Solution: Prioritize your activities by time blocking passive work and protecting your time to deliver your greatest value to the company – your thoughts. In my informal poll of professionals, most executives tell me they only participate in deep thought while showering or commuting.
Another survival tip from a blog on Harvard Business Review is to convert your to-do lists into calendar appointments. If it’s worth agreeing to fulfill, it’s worth putting on your calendar as a time commitment.
So start scheduling time on your calendar for everything. When new requests come in, you can flatly and honestly reply, “I’m booked” or you could negotiate where the task falls in terms of priority against everything else on your plate.
Rule #3: No more carte blanche
Our lack of time stems from how we manage our own activities, and we must exercise “courage to change the things we can.” However, we don’t necessarily have to “accept the things we cannot change” when it comes to others’ unchecked access to our time and attention. It’s time to erect some boundaries and stop giving away our time.
How many times have you left a recurring meeting thinking, “That’s 60 minutes I’ll never get back.”? The meeting had no agenda. There was no thought put into it. Multiple people from your team were invited when one representative should suffice. The next time you spot these red flags, decline the meeting outright or propose that you attend only for the portion of the agenda that requires your input. If no agenda, you’re not going.
Another way we give away time is through our hyperconnected workplace. IMs, DMs, Slack, texts, Messenger, GroupMe. Your phone and computer chime away all day, and every time they do, you stop what you’re doing to see what’s going on. Messaging apps are great for the person asking the question because they get to interrupt whoever is on the other side. They are horrible for the person on the receiving end because they now must stop what they’re doing to respond.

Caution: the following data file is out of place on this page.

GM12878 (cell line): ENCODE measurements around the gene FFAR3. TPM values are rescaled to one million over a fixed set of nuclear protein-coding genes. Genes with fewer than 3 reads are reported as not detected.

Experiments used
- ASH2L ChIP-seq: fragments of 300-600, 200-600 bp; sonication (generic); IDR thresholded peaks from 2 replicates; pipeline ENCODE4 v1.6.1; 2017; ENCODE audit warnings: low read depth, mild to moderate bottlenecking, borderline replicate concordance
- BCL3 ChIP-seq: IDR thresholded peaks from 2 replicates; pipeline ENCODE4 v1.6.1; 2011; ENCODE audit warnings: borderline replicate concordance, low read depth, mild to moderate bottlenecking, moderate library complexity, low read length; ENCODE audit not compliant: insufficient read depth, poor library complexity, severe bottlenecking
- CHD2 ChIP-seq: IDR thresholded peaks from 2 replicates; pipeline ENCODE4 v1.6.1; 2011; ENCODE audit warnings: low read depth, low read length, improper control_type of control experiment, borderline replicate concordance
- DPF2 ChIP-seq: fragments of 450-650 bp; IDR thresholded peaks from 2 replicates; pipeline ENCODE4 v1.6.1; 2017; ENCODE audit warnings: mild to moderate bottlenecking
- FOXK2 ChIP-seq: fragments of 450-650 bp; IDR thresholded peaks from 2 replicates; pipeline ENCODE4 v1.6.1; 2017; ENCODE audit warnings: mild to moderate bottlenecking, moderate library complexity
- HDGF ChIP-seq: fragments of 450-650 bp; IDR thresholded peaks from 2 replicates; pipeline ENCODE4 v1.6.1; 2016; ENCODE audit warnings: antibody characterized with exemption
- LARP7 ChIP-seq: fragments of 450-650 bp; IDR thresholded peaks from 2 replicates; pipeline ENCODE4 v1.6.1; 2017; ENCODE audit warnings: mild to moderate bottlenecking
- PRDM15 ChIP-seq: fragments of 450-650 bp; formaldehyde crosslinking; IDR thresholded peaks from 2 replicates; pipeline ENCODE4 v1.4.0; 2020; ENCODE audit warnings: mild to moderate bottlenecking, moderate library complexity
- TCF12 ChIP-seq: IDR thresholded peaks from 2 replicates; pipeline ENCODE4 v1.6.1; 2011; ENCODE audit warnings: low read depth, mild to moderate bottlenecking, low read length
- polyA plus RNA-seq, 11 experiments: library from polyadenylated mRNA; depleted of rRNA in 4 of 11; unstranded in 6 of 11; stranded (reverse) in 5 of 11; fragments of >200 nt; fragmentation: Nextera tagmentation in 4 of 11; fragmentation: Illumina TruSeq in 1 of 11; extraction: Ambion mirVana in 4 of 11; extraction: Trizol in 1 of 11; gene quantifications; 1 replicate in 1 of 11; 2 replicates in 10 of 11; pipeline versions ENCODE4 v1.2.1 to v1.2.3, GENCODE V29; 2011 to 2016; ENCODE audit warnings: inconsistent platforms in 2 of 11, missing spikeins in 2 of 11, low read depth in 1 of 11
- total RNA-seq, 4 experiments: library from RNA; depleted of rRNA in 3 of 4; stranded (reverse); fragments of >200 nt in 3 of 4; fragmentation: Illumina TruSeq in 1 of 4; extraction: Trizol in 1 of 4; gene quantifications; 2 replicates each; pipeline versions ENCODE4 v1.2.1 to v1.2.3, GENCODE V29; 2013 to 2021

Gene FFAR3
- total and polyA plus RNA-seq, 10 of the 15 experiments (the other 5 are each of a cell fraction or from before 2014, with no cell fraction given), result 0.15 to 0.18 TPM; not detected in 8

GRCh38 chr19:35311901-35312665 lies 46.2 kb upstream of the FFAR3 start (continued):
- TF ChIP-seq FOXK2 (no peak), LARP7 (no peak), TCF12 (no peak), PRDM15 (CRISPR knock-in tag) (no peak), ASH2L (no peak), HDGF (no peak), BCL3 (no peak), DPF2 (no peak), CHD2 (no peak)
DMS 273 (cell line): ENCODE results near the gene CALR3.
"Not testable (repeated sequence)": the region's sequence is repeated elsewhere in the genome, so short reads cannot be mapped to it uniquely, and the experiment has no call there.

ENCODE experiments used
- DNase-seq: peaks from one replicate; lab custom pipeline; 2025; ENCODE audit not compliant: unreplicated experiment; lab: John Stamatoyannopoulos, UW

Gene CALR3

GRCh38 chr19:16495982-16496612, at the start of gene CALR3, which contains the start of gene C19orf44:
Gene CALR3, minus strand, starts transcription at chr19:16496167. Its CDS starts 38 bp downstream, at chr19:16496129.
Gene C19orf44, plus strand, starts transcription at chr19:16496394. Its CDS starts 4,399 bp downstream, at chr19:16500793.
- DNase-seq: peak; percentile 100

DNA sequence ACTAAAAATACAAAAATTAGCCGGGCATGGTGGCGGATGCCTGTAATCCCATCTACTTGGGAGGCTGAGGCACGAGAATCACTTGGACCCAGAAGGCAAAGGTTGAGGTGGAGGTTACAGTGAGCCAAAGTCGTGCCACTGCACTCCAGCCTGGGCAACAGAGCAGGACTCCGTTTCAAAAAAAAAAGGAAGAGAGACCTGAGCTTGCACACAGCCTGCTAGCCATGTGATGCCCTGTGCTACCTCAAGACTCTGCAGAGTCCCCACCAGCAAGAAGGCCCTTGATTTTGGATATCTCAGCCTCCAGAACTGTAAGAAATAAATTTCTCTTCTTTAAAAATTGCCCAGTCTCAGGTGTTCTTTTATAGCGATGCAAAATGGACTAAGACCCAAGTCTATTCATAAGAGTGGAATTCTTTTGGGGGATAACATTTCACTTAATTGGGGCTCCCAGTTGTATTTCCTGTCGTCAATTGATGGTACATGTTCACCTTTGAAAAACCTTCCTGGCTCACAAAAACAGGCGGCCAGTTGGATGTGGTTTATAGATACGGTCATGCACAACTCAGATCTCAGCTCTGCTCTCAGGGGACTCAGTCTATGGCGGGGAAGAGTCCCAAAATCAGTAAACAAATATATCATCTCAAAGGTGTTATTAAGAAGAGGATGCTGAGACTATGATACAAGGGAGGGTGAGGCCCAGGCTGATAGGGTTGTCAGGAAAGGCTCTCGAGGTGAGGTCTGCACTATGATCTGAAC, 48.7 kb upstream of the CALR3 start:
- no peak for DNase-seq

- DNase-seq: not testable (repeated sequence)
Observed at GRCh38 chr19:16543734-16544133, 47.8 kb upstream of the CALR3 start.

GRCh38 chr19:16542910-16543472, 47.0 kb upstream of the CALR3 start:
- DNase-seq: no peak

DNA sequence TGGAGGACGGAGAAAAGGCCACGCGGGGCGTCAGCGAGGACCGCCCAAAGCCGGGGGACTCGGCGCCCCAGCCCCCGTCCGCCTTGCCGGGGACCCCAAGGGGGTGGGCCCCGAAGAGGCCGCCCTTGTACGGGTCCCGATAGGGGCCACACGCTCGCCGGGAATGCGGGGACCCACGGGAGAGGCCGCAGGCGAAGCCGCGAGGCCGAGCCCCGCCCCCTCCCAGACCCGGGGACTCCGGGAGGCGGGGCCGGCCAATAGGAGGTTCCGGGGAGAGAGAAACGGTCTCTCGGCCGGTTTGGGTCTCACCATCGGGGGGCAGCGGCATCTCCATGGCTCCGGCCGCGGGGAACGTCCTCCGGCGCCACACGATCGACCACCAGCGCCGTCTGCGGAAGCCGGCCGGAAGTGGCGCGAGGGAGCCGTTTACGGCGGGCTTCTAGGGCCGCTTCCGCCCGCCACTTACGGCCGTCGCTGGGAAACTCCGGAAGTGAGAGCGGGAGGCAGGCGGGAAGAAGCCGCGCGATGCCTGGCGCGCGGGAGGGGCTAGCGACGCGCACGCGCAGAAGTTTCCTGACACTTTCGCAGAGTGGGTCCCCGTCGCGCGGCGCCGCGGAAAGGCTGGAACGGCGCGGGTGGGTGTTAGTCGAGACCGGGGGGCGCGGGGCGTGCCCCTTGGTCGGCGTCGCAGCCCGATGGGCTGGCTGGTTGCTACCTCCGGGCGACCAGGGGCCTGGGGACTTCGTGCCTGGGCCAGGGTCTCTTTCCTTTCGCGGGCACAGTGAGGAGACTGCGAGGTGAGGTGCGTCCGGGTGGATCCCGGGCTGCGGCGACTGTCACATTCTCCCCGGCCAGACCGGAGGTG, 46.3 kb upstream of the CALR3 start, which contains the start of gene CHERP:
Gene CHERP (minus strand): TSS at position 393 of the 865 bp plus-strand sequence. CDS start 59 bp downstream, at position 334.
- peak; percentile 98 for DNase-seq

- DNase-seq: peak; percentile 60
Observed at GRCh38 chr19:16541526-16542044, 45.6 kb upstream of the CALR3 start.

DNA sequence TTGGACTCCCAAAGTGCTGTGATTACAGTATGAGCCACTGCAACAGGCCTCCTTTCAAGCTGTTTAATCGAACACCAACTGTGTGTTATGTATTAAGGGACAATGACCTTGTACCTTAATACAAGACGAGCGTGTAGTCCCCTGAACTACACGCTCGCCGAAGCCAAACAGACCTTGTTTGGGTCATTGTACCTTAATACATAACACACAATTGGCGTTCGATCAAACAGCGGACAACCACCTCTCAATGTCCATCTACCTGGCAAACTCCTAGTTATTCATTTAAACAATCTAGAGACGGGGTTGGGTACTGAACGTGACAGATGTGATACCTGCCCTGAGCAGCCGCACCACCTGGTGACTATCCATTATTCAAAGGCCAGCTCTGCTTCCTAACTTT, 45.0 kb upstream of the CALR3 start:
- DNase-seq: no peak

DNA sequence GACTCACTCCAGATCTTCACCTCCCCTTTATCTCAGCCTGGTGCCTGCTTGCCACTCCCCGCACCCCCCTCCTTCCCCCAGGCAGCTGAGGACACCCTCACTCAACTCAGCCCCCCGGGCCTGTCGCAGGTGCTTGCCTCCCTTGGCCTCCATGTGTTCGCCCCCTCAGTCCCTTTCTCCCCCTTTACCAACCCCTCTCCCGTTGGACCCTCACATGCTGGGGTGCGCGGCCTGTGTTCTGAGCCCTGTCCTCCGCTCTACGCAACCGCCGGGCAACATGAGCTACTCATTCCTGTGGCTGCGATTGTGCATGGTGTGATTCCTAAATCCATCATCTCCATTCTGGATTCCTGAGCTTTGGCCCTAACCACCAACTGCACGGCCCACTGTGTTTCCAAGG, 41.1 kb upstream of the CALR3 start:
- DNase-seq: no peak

Multitasking has proven to be a fallacy. Distractions from being hyperconnected hurt productivity and cost time because they force you to switch tasks frequently. Even brief mental blocks created by shifting between tasks can cost as much as 40 percent of someone’s productive time.
Unplug. Turn off your laptop’s Wi-Fi. Uninstall messaging apps. Do what you must to minimize distractions so that you make the best use of your time… including that buffer time between meetings to recharge your personal energy.
Rule #4: Principles are the gatekeepers to your time
At the end of the day, who do you want to be (or become)? Isn’t that the guiding principle that informs our choices for New Year’s resolutions?
At its best and highest function, a resolution can be that single decision that removes hundreds or thousands of other decisions. You declare your resolve to start/stop/modify a behavior and will not entertain inquiries to compromise! On principle, Tim Ferriss has refused to read any new books since 2020. He used to get dozens of unsolicited books mailed to him every week with requests to review them for promotion and PR purposes. He wasted no time in evaluating which books were worthy of a mention and which were not. He simply said no – based on principle.
You, too, can protect your time and energy by letting your principles be the gatekeeper.
At inclineHR, we coach our executives to exercise The 5 Finger Rule. They play many roles in life – at the office, at home, in society. Boss. Employee. Mentor. Spouse. Parent or grandparent. Sibling. Caregiver to a parent. Neighbor. Golf partner. Parishioner. Volunteer. The list almost always extends beyond five.
People will only juggle five of those roles successfully at any time. Saying yes to the sixth obligation introduces the peril of something being dropped and someone disappointed.
Take for instance, your neighbor will be taking a vacation and asks if you’d watch their dog and mow their lawn next week. Because they’re such good neighbors, and you want to maintain a cordial relationship (they know where you sleep), you decline. The 5 Finger Rule tells you that you really cannot squeeze their request into your established routine, and they would likely be disappointed with the outcome if you did.
Meanwhile, you’re still able to give it your all in the five roles that you cannot or will not negotiate away.
Be warned: enforcing boundaries will be perceived as ruthlessness to others who have previously enjoyed carte blanche access to your attention. They will eventually learn to accept it.
The outcome for you will be a workplace that feels less chaotic and leaves you more energy to focus on personal goals at the end of the day.
Building Exceptional Leaders